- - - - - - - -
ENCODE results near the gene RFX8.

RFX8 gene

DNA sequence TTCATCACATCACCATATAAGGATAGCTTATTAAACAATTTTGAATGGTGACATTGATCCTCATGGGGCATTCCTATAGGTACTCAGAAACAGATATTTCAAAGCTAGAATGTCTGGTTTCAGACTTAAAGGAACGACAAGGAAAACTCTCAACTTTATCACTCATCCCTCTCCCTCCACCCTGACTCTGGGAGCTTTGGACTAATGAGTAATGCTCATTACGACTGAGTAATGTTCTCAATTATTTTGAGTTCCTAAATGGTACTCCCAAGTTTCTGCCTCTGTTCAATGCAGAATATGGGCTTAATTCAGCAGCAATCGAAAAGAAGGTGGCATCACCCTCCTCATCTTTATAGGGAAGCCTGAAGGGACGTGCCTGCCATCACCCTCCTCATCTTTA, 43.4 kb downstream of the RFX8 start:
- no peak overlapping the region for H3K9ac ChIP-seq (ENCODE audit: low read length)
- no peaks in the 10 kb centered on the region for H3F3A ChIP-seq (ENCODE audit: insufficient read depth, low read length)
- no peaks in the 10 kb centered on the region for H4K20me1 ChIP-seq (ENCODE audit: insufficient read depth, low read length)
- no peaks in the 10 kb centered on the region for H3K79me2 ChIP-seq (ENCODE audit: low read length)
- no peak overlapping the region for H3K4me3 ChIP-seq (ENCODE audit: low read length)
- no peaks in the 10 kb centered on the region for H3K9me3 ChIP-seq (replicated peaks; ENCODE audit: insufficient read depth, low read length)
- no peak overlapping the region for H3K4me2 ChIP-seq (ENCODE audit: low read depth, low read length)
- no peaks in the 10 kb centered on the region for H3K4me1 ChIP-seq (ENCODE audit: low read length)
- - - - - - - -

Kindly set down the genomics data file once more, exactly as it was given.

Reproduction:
ENCODE results near the gene RFX8.

RFX8 gene

DNA sequence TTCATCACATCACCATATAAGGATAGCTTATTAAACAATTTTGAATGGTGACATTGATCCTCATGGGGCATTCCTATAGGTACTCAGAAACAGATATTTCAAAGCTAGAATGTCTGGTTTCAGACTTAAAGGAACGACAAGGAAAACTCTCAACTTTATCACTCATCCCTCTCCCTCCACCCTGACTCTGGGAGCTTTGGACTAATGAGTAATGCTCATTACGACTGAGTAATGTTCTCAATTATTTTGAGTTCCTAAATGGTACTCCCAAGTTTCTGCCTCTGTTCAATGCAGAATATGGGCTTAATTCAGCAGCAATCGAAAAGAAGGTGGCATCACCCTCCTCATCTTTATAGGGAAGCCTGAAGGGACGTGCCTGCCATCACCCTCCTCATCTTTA, 43.4 kb downstream of the RFX8 start:
- no peak overlapping the region for H3K9ac ChIP-seq (ENCODE audit: low read length)
- no peaks in the 10 kb centered on the region for H3F3A ChIP-seq (ENCODE audit: insufficient read depth, low read length)
- no peaks in the 10 kb centered on the region for H4K20me1 ChIP-seq (ENCODE audit: insufficient read depth, low read length)
- no peaks in the 10 kb centered on the region for H3K79me2 ChIP-seq (ENCODE audit: low read length)
- no peak overlapping the region for H3K4me3 ChIP-seq (ENCODE audit: low read length)
- no peaks in the 10 kb centered on the region for H3K9me3 ChIP-seq (replicated peaks; ENCODE audit: insufficient read depth, low read length)
- no peak overlapping the region for H3K4me2 ChIP-seq (ENCODE audit: low read depth, low read length)
- no peaks in the 10 kb centered on the region for H3K4me1 ChIP-seq (ENCODE audit: low read length)